French film-maker René Vautier, who often defied censors to condemn French colonialism, has died aged 86. As a young man, his work cost him a year in jail, while in 1972 he won the Cannes international critics' prize.
The anti-colonialist's wife and fellow film director Soazig Chappedelaine Vautier told the news agency AFP on Sunday that Vautier had died in hospital in his native Brittany region.
During his career, Vautier made more than 150 films, focused initially on the war in Algeria that led to independence in 1962, as well as racism in apartheid-era South Africa, far-right extremism in France, equal opportunities for women, and pollution. Many of his works were banned or condemned.
During World War II and aged only 15, he joined the French Resistance.
Vautier then studied film-making in Paris' Advanced Institute for Cinemagraphic Studies, where various noteables began their careers, including Germany's Volker Schlöndorff.
His early film "Afrique 50" began as an educational assignment to show the day-to-day life of West African villagers. Vautier turned it into anti-colonial critique of French rule over the country at the time.
Vautier cited as his motives a "lack of teachers and doctors, the crimes committed by the French Army in the name of France, the instrumentalization of the colonized peoples."
French authorities seized Vautier's film material and, in 1950, he was jailed on various charges - including filming without permission in French colonial Upper Volta, the region that later became Burkina Faso.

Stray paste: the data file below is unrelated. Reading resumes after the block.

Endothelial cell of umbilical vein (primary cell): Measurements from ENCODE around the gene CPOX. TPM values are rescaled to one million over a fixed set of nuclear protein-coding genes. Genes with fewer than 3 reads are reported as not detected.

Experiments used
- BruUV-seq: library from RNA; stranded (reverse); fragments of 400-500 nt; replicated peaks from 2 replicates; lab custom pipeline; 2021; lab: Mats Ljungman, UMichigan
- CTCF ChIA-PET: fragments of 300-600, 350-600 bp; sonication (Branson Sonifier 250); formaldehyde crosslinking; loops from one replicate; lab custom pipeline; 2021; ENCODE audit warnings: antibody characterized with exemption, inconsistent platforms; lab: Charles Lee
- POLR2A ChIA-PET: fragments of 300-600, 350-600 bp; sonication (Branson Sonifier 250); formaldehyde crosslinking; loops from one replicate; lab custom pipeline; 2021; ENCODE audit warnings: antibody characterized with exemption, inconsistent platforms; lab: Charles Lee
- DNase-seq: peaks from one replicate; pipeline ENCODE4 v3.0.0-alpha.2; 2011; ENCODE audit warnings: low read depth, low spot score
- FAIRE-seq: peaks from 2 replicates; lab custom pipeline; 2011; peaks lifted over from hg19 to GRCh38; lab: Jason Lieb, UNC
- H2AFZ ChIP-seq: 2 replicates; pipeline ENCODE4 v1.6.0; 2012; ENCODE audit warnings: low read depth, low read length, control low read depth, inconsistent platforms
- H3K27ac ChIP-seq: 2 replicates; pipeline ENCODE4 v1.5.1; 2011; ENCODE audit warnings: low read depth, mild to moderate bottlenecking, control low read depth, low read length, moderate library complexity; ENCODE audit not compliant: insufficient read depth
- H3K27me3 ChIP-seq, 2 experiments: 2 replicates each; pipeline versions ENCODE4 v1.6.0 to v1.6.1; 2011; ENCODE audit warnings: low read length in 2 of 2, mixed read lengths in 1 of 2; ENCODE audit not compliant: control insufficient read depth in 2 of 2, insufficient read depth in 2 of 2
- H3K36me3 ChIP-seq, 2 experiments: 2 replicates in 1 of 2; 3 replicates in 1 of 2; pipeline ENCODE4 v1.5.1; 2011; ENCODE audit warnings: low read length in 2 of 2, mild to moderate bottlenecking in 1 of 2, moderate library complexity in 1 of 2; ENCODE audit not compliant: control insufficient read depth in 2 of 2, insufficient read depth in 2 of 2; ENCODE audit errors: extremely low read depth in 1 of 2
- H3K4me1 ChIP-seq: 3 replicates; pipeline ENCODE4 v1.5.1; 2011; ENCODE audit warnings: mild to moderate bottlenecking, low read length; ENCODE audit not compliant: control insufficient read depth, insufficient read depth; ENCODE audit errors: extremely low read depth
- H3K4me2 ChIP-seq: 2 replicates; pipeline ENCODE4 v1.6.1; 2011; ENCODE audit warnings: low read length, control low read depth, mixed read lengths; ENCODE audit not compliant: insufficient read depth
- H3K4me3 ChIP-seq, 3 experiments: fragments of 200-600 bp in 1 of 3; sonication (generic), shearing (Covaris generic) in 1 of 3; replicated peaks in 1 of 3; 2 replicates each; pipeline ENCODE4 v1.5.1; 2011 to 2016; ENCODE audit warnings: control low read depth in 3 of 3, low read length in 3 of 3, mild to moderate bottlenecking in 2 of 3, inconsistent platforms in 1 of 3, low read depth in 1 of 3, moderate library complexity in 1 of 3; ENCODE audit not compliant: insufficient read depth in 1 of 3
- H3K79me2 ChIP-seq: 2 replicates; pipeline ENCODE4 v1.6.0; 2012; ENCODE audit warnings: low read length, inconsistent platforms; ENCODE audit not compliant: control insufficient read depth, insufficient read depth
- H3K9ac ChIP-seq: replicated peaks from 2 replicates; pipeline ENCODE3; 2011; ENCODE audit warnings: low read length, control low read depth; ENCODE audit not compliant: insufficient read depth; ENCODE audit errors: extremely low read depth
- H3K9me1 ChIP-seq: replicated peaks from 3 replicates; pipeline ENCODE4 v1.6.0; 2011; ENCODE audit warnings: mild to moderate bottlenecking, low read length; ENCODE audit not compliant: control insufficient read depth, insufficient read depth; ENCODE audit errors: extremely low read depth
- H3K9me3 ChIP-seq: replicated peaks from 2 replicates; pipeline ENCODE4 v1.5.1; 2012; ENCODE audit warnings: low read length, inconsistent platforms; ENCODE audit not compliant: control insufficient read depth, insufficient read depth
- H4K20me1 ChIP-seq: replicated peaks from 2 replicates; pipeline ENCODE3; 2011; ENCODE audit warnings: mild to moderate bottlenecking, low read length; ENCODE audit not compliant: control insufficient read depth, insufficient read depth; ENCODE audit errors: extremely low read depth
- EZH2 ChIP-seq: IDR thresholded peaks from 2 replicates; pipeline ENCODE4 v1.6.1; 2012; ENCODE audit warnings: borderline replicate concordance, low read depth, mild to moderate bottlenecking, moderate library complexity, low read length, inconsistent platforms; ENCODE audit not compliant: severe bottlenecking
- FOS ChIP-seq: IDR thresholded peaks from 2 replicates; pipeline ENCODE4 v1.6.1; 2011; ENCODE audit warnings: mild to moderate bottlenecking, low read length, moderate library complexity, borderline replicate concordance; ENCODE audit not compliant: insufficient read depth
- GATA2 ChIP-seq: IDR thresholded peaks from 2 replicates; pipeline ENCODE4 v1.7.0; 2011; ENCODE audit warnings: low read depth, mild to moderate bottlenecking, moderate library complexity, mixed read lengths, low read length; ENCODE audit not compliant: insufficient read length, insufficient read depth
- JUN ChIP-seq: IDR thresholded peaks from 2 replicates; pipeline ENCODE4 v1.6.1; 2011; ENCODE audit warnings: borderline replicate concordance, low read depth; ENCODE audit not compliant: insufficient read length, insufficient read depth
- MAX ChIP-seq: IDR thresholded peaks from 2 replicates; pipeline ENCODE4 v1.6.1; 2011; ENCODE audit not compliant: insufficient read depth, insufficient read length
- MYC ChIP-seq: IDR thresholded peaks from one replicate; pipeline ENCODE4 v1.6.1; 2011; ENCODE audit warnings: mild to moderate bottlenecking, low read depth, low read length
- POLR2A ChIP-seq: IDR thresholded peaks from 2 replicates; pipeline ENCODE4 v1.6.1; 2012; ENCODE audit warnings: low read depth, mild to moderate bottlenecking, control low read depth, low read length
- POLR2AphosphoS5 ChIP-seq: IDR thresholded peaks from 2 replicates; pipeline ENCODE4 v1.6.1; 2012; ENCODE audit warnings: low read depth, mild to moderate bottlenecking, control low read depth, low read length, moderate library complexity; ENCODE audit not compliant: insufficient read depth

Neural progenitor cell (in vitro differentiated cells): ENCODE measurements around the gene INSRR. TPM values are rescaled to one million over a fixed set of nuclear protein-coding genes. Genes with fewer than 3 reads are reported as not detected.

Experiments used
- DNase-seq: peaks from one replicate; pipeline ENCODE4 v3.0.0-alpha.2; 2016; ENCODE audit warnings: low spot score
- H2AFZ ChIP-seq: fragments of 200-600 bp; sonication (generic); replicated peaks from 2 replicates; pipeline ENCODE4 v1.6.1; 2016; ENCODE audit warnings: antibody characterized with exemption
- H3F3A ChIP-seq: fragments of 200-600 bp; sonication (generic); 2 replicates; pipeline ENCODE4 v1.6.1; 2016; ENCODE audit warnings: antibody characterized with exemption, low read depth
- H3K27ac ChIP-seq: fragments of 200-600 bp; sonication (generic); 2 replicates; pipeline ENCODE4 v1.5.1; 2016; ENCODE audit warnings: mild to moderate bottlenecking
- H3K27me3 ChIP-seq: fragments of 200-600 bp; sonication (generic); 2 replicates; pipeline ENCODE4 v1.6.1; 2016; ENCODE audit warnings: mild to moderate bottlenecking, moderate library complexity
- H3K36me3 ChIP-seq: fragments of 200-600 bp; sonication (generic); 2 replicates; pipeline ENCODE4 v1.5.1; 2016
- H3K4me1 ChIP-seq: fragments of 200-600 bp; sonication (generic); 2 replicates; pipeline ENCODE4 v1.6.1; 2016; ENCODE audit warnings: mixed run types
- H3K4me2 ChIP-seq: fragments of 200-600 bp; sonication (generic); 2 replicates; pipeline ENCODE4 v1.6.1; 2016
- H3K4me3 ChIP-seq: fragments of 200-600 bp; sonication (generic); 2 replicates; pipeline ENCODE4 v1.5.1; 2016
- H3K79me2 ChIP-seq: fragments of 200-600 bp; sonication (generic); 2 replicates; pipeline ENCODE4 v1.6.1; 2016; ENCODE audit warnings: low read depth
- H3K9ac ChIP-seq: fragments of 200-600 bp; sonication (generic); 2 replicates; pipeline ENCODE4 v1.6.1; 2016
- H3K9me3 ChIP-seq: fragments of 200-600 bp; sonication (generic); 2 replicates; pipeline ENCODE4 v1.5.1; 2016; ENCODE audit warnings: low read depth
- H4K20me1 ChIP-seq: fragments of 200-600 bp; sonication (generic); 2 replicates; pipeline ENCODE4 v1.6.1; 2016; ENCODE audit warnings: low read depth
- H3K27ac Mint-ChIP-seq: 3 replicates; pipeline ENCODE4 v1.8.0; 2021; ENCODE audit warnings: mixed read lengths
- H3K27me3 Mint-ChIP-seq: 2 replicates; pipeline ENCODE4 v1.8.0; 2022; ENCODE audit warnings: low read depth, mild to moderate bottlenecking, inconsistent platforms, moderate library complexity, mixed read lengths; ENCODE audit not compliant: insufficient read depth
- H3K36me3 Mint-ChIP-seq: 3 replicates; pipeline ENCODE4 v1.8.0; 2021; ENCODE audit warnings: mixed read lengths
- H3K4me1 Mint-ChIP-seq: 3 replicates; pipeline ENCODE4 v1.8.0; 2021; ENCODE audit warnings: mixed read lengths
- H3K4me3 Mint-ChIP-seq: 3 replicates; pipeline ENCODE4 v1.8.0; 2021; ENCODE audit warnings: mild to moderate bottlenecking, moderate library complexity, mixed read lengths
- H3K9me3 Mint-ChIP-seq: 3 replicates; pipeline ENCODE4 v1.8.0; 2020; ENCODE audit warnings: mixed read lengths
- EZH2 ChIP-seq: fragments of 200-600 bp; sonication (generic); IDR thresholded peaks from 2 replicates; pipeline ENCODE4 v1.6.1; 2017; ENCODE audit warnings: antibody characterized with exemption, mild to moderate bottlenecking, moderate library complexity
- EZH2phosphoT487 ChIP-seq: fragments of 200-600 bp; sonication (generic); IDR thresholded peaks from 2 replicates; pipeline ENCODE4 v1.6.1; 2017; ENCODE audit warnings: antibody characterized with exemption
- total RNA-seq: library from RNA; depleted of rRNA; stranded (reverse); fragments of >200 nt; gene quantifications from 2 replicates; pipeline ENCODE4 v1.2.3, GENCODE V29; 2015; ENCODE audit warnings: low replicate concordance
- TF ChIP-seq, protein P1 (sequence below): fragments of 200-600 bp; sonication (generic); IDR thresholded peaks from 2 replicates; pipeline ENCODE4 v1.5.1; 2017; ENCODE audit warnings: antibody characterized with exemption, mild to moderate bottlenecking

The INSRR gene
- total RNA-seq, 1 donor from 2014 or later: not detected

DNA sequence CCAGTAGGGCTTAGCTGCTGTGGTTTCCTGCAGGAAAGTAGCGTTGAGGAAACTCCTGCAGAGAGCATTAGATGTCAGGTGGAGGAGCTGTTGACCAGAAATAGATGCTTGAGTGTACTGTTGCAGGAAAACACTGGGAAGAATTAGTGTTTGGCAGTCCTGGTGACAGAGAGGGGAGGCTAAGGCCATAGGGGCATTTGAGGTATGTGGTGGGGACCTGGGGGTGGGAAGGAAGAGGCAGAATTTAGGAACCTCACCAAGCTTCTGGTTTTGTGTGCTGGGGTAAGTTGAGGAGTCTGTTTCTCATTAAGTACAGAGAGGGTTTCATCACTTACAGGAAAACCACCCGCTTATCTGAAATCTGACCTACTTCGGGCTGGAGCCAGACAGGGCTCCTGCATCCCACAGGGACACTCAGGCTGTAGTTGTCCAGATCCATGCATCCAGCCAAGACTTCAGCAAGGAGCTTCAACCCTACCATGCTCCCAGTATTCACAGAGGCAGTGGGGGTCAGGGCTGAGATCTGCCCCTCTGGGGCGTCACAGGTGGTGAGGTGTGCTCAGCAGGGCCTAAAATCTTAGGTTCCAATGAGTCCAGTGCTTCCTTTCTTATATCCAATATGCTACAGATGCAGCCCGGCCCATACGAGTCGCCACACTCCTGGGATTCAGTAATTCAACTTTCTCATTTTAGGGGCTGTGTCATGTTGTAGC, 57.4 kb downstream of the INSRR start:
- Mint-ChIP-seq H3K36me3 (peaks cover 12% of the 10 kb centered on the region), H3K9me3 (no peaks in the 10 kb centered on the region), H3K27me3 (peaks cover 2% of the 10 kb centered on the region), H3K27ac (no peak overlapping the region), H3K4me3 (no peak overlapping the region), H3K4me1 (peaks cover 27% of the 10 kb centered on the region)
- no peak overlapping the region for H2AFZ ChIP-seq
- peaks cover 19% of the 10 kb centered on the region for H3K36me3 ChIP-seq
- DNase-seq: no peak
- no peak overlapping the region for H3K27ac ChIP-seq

Film banned for 40 years
Vautier ended up making the 17-minute "Afrique 50" from a few salvaged film spools. The film remained banned until 1990.
His various works on Algeria's war for independence from France included the 1958 film Algeria in Flames. His later film on Algeria and its war aftermath 20 Years in Aures won the international film critics' award at the 1972 Cannes Film Festival.
It documented how young French conscripts were turned into brutal killers
After independence in 1962, Vautier directed audiovisual studies in Algiers and trained the first generation of Algerian film-makers.
The enemies of pictures?
Europe's French-German cultural television channel ARTE said Vautier often posed the cinematic questions: Why film this? Who are the enemies of our pictures?
In the latter 60s and 70s, Vautier compiled film exposes of racism in then Rhodesia [now Zimbabwe] and South Africa by juxaposing official statements with documentary footage of repression and oppressed African voices.
In 1973 he went on hunger strike to demand that French film censors cease interference on political grounds. French censure law was amended. Vautier once claimed he was the "most censored director in France."
In the following year, he was co-director alongside Louis Malle in film Human, Too Human, a documentary - almost without words - about the production of Citroen cars in northern France.
In 1998 he compiled a book in which he documented his 50 years of film-making and what he saw as persistent censorship.
Gilles Jacob, the former president of the Cannes festival, told AFP on Sunday that "Rene Vautier was a politically engaged film-maker when censorship reigned. He was one of the just."